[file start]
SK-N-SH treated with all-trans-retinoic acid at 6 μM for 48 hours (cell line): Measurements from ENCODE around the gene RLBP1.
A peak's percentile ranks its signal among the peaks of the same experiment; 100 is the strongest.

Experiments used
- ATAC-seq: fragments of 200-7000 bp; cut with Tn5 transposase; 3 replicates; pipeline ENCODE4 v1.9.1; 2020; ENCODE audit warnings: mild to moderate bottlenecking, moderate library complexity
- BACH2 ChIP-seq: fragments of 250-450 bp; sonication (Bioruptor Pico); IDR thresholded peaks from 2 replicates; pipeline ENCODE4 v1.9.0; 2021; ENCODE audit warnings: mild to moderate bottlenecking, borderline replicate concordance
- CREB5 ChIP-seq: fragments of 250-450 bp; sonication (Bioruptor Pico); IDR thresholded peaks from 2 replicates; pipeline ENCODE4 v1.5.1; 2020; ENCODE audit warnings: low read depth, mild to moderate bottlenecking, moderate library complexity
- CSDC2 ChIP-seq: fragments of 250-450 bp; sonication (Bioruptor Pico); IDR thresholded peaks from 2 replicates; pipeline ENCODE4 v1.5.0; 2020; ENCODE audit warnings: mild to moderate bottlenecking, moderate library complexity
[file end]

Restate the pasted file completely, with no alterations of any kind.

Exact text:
SK-N-SH treated with all-trans-retinoic acid at 6 μM for 48 hours (cell line): Measurements from ENCODE around the gene RLBP1.
A peak's percentile ranks its signal among the peaks of the same experiment; 100 is the strongest.

Experiments used
- ATAC-seq: fragments of 200-7000 bp; cut with Tn5 transposase; 3 replicates; pipeline ENCODE4 v1.9.1; 2020; ENCODE audit warnings: mild to moderate bottlenecking, moderate library complexity
- BACH2 ChIP-seq: fragments of 250-450 bp; sonication (Bioruptor Pico); IDR thresholded peaks from 2 replicates; pipeline ENCODE4 v1.9.0; 2021; ENCODE audit warnings: mild to moderate bottlenecking, borderline replicate concordance
- CREB5 ChIP-seq: fragments of 250-450 bp; sonication (Bioruptor Pico); IDR thresholded peaks from 2 replicates; pipeline ENCODE4 v1.5.1; 2020; ENCODE audit warnings: low read depth, mild to moderate bottlenecking, moderate library complexity
- CSDC2 ChIP-seq: fragments of 250-450 bp; sonication (Bioruptor Pico); IDR thresholded peaks from 2 replicates; pipeline ENCODE4 v1.5.0; 2020; ENCODE audit warnings: mild to moderate bottlenecking, moderate library complexity